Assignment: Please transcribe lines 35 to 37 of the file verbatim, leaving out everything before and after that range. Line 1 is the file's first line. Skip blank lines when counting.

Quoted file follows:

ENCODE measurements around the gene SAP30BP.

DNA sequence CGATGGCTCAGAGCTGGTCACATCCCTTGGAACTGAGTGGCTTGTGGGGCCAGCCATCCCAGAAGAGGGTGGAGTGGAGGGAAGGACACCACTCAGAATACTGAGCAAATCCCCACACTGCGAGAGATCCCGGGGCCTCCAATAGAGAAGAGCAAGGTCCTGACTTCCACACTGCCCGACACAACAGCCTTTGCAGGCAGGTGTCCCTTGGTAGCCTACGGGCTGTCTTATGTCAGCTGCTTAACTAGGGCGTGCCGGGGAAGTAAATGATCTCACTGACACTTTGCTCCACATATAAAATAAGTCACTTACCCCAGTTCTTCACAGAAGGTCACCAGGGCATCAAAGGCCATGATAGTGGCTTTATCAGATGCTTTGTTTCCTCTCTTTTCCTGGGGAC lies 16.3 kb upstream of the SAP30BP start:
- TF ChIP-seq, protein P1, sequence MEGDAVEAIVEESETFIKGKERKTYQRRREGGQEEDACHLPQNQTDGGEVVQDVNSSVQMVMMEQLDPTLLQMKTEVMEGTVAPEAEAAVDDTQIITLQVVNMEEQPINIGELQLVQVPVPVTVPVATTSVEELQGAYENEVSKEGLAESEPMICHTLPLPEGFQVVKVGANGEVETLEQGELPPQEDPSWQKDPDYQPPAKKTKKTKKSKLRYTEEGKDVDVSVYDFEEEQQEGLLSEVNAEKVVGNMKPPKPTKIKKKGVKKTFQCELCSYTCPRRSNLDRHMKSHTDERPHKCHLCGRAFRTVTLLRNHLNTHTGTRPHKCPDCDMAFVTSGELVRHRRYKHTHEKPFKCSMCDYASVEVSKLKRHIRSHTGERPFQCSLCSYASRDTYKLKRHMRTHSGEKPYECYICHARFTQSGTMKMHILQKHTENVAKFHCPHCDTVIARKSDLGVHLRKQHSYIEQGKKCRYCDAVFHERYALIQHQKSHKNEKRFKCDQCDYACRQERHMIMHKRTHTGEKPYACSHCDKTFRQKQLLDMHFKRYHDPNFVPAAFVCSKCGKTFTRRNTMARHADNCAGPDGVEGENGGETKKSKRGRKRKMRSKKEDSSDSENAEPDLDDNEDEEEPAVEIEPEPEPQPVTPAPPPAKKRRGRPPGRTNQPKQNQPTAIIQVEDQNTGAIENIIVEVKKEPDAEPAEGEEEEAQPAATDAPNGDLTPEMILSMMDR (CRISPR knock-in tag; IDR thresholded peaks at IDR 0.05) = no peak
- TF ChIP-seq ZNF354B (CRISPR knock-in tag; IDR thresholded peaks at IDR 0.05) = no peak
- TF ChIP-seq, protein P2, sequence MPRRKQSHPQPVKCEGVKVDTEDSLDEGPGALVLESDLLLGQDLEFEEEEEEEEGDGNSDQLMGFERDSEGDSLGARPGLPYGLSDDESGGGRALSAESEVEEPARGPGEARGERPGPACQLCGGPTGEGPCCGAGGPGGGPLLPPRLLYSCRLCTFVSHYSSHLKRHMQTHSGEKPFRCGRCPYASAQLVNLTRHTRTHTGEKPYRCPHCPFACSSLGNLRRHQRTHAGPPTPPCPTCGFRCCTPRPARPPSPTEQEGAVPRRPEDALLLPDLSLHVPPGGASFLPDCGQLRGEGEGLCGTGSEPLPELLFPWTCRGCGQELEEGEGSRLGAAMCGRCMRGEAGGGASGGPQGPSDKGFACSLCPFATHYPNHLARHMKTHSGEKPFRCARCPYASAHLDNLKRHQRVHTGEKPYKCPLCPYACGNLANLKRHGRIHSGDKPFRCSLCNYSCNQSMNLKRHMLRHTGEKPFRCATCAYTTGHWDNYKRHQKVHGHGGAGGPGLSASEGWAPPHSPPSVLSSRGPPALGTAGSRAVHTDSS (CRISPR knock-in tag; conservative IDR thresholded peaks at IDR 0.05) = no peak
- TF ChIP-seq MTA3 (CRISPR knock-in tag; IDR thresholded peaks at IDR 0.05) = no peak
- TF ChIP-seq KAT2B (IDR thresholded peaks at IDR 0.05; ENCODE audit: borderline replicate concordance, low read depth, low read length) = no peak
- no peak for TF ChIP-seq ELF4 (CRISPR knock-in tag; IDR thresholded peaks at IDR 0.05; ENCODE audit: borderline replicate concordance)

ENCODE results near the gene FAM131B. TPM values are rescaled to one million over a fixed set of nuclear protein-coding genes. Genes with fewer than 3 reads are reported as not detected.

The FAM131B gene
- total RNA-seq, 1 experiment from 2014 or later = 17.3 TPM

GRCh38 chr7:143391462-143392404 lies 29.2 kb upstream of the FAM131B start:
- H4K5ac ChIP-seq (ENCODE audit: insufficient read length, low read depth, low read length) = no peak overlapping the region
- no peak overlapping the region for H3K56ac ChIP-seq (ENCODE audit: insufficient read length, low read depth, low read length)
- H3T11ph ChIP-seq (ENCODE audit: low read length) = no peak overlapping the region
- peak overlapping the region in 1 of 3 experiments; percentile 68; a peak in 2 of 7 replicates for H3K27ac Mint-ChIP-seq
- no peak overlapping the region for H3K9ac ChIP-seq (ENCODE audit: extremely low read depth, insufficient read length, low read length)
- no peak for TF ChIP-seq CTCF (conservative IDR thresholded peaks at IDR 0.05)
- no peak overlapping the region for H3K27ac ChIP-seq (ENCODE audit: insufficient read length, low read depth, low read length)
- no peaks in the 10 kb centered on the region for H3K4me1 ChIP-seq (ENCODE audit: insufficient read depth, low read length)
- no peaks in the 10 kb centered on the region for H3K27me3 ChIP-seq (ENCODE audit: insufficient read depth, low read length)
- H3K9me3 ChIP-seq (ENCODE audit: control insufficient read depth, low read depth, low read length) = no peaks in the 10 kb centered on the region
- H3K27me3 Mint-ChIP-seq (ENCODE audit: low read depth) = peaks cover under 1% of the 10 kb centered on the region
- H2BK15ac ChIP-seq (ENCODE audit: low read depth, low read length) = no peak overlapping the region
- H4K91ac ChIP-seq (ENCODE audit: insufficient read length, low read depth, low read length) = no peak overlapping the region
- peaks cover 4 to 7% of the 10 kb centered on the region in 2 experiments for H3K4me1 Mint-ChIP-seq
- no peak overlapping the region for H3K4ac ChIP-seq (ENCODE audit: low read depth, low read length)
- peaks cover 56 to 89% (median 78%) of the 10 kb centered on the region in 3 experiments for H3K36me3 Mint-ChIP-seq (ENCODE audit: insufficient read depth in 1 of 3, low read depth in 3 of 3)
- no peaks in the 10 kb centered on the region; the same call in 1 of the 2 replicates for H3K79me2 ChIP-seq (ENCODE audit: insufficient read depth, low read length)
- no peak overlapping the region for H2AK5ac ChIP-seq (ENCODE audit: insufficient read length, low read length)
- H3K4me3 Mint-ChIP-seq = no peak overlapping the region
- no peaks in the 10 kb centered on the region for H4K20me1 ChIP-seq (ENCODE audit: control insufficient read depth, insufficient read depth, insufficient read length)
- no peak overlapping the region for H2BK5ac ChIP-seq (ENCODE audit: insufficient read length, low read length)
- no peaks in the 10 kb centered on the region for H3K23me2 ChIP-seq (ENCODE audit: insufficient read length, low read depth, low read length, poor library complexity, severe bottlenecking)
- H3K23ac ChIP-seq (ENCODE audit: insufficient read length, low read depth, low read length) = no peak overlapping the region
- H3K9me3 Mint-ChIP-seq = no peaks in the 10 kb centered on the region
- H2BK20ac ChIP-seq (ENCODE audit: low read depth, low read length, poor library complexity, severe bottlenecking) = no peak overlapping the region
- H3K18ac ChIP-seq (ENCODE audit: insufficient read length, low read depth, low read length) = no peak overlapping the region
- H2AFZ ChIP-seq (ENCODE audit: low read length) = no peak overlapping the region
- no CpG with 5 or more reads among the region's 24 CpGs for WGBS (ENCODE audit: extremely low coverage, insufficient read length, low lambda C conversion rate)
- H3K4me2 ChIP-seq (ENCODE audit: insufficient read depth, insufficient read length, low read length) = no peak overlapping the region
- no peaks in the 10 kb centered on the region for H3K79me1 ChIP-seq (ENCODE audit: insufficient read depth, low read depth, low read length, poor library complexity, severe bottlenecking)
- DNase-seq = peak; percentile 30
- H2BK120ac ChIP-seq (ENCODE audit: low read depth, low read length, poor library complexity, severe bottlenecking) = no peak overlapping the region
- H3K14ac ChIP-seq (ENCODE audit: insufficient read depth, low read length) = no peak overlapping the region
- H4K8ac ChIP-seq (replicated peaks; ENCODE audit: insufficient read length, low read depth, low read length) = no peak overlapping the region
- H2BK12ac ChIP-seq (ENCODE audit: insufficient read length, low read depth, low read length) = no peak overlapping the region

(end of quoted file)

- H3K23ac ChIP-seq (ENCODE audit: insufficient read length, low read depth, low read length) = no peak overlapping the region
- H3K9me3 Mint-ChIP-seq = no peaks in the 10 kb centered on the region
- H2BK20ac ChIP-seq (ENCODE audit: low read depth, low read length, poor library complexity, severe bottlenecking) = no peak overlapping the region